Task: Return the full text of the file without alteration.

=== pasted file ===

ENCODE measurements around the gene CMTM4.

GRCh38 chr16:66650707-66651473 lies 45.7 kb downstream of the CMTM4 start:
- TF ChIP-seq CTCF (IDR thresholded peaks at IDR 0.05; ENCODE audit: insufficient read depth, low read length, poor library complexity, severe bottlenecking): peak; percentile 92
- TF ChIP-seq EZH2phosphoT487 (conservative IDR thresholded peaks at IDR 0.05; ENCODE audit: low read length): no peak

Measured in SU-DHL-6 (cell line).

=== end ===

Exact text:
ENCODE measurements around the gene CMTM4.

GRCh38 chr16:66650707-66651473 lies 45.7 kb downstream of the CMTM4 start:
- TF ChIP-seq CTCF (IDR thresholded peaks at IDR 0.05; ENCODE audit: insufficient read depth, low read length, poor library complexity, severe bottlenecking): peak; percentile 92
- TF ChIP-seq EZH2phosphoT487 (conservative IDR thresholded peaks at IDR 0.05; ENCODE audit: low read length): no peak

Measured in SU-DHL-6 (cell line).